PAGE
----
A member of the College of ACES Academy of Teaching Excellence since 1997, D’Arcy led workshops in the colleges of ACES and Business this semester in which she and faculty members from each college shared their work and experiences related to scholarly teaching and the scholarship of teaching and learning; she plans to lead at least two more workshops in other colleges during the spring.
“Part of what I want to do as a Distinguished Teacher/Scholar is tell people that we need to get to the point where we’re scholarly teachers: It’s our professional responsibility. And it can happen in a little way – people don’t have to give up all of their research in their discipline to do it,” D’Arcy said. “I was really excited to win the Distinguished Teacher/Scholar Award because I view the program as a positive step on the part of campus to recognize the teaching excellence that exists here. There are many excellent teachers on campus who put a lot of time and effort into it.”
Teaching with technology
As a Distinguished Teacher/Scholar for 2005-2006, Gail Hawisher, a professor of English and director of the Center for Writing Studies in the College of Liberal Arts and Sciences, plans to help faculty members explore new ways of teaching with technology media, such as blogs, wikis, and Podcasting.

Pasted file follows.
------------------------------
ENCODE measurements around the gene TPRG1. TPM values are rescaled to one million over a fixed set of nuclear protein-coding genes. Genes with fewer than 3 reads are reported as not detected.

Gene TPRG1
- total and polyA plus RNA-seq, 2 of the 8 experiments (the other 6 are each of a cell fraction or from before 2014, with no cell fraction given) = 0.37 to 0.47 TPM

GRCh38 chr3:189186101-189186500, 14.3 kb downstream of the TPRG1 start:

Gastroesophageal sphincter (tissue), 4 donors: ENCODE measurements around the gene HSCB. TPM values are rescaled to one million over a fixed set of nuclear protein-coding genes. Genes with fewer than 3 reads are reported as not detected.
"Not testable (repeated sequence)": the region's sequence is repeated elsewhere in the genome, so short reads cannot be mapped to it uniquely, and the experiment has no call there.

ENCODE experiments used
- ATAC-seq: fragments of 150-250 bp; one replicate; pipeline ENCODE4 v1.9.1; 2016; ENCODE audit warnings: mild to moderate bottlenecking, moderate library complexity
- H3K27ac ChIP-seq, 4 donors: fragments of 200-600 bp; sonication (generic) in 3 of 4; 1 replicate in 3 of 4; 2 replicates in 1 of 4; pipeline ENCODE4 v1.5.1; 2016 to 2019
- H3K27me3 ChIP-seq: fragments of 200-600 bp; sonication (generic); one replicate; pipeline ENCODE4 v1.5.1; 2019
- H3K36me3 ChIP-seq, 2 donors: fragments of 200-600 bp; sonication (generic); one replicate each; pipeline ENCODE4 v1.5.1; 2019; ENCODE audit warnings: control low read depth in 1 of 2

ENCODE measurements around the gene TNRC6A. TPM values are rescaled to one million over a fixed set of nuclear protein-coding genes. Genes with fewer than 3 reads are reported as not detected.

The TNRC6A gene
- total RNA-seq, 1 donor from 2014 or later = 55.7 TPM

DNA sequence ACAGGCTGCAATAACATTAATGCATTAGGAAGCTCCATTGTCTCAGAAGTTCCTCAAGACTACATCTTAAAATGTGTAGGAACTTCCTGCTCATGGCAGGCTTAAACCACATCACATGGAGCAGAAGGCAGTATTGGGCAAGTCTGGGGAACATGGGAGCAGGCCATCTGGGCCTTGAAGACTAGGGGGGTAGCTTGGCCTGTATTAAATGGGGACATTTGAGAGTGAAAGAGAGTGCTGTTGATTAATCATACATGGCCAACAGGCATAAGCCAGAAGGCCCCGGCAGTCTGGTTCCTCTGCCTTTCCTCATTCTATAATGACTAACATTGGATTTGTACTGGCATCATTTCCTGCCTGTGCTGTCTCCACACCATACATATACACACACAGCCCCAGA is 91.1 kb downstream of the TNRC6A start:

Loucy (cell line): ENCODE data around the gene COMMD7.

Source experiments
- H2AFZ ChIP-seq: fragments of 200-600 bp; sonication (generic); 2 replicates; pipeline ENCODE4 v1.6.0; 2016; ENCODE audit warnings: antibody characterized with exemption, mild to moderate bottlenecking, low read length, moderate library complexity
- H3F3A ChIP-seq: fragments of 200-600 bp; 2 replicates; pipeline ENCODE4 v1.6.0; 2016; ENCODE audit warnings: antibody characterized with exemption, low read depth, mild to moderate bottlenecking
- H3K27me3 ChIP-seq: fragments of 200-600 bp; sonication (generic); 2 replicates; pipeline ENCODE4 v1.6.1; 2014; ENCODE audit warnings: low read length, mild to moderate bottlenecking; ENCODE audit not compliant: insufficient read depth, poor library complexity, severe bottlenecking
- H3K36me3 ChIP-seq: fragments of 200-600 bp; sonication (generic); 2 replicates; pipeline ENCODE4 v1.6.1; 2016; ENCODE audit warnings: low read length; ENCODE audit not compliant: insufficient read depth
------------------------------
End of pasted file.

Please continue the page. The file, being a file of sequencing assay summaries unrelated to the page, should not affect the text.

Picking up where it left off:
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Hawisher has spent her career studying the ways that computers have revolutionized writing and learning and the ways in which people have responded to the new technologies. Since she came to the UI in 1990, Hawisher also has been interested in helping students improve their writing and helping faculty members find new ways of using writing to enhance students’ learning.
“Encouraging students to write effectively is among many departments’ goals, but what it means to communicate well has expanded: It’s more than talking and writing,” Hawisher said, because students today also use presentation software, create Web sites and even make videos as part of their writing projects.